Find Meeting Stories That Are More than Just Meeting Stories

CB2 meeting 4.13.2011

The quickest way to lose a reader is to start an article with this lede: “A meeting was held yesterday.”

And yet meetings — of local political bodies, school committees, citizen advisory boards, community organizations — are where a lot of local news happens, and they’re the bread and butter of hyperlocal news coverage. The challenge is reporting the news, not the meeting.

Even experienced reporters sometimes struggle to find news at a dull municipal meeting, so getting your reporters and community contributors to do it can take some coaxing. But if their reporting process is solid from the beginning, your job will be much easier.

The New York Times reporter (and now City Room editor) Andy Newman wrote up some excellent guidelines for community members covering meetings for The Local when he ran the blog. He kept them pretty simple, appropriately, for citizen journalists, and we sent them out to community contributors before they covered a story.

For student and professional journalists, there’s a bit more to covering meetings. Andy’s guidelines are below, and I’ve added a few more guidelines and suggestions:

Dear Community Board Meeting Coverer, Please Do:

* Take good notes on anything that pertains to or affects the neighborhood, including names of speakers.
* Take at least one excellent, or at least usable, horizontally oriented photo.
* Write up the proceedings as concisely as possible. Bullet-points or narrative, your choice, but please keep it below 600 words unless something earth-shattering happens.
* Spend some time beforehand reading other meeting posts we’ve published to get an idea of how others have approached these assignments. Examples here, here, here and here.
* Feel free to question officials afterward if there’s anything you don’t quite get. Better to look clueless to them than to your readers. Explain that you’re writing for The Local, the New York Times blog about Fort Greene and Clinton Hill.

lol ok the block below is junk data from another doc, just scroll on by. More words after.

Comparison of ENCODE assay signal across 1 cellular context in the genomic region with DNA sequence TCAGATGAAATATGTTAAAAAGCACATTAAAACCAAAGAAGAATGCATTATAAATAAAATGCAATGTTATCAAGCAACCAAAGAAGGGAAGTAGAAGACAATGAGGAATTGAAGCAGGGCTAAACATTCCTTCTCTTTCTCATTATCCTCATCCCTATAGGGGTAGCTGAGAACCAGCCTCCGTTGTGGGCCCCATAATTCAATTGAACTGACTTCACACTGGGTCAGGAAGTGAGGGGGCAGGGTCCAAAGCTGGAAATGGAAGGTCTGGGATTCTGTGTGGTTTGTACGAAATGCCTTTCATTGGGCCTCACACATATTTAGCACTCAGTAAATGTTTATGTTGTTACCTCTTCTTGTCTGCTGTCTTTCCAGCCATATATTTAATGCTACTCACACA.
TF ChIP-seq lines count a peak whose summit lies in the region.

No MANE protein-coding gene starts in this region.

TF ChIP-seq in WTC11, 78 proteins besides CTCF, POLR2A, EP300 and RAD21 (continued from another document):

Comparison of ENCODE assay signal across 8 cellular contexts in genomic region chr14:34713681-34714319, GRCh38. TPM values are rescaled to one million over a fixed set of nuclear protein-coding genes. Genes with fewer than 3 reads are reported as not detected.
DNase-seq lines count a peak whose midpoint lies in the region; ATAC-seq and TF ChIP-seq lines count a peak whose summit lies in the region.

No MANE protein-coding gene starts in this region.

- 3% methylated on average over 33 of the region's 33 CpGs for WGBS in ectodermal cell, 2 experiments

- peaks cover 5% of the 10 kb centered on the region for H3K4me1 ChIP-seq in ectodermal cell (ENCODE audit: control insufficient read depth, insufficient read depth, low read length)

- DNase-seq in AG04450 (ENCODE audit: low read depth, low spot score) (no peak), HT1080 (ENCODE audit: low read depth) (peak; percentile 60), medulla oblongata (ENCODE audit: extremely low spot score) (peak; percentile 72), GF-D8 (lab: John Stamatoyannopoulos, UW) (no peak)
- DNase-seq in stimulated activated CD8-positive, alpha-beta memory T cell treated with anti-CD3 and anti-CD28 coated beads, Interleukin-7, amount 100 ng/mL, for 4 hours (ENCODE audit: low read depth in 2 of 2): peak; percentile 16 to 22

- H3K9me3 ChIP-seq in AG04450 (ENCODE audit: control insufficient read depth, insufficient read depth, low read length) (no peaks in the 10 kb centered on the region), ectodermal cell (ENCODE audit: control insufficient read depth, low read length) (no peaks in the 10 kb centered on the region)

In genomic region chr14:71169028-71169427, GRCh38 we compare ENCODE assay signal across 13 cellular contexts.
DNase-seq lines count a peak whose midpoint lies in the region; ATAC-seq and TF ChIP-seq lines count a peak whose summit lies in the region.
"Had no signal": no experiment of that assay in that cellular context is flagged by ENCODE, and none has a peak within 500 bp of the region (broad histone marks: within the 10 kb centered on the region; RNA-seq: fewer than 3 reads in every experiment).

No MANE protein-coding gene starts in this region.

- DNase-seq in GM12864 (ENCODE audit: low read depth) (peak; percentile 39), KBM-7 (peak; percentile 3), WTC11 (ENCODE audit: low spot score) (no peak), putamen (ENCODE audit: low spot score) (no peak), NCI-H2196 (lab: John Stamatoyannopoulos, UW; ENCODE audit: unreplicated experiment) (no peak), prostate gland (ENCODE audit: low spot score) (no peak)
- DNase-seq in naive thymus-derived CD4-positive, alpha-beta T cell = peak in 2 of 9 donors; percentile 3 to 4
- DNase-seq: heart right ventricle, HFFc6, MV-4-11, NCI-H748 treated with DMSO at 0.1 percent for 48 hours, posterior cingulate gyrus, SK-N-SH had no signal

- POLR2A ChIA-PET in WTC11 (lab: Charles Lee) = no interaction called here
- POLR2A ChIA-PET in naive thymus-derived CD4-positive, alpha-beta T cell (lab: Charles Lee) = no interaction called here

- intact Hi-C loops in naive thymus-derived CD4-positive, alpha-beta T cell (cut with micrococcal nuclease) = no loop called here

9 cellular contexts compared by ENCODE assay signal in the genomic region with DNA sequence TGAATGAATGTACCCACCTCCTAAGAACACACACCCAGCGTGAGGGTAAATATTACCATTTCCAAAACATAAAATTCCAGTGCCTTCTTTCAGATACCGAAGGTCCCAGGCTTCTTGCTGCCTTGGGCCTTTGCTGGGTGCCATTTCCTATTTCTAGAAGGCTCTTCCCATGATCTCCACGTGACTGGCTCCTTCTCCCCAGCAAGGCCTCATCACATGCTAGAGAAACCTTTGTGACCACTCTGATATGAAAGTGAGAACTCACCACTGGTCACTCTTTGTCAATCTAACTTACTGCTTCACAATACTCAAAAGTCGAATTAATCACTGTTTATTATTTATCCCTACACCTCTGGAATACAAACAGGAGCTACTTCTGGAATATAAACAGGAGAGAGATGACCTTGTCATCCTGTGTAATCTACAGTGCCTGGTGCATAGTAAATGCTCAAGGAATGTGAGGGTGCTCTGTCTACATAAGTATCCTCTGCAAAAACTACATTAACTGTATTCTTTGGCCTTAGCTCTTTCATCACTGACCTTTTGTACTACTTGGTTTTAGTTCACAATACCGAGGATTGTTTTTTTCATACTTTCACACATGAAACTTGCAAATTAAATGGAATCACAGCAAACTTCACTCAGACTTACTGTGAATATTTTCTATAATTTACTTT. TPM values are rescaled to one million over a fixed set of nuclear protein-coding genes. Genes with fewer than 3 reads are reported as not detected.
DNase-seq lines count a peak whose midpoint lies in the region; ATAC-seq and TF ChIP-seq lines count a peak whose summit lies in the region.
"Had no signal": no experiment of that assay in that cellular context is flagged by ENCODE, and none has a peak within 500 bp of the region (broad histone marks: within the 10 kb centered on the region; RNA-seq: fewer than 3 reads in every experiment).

* Paste any links into the text of the document rather than making them into hot links.
* Send words and pix to us before 10 a.m. the morning after the meeting.

Please Don’t:

* Feel obligated to cover every tiny thing that happens. You are producing something for people to read, not the minutes of the meeting for posterity.
* Feel compelled to write up stuff that does not pertain to Fort Greene or Clinton Hill or the Navy Yard. Community Board 2, one of 18 boards in Brooklyn, also covers Boerum Hill, Brooklyn Heights, Downtown Brooklyn and Dumbo, among other places.

Your Local thanks you!

For student or professional journalists, as well as what Andy wrote above, in advance of the meeting:

Always try to get a copy of the agenda before the meeting. Usually the board or agency will email it to you if you call and ask for it. Call a day or two before, and if the agenda is not ready yet, ask when it will be ready, and call back then. Don’t wait until the last minute to ask for the agenda.

Take a moment to look through the agenda, do clip searches on any issue that’s likely to come up, and discuss it with your editor. Your editor might be able to spot hot-button issues that aren’t obvious to someone with less institutional memory on the beat.

Call one or more of the players in the meeting in advance of the meeting (the board chairperson, a district manager, a member of the board) and ask them what’s the scuttlebutt on the meeting, what important issues might come up, what’s not on the agenda but might be discussed. Also, go through the agenda with them, and ask about anything on it that you’re curious about.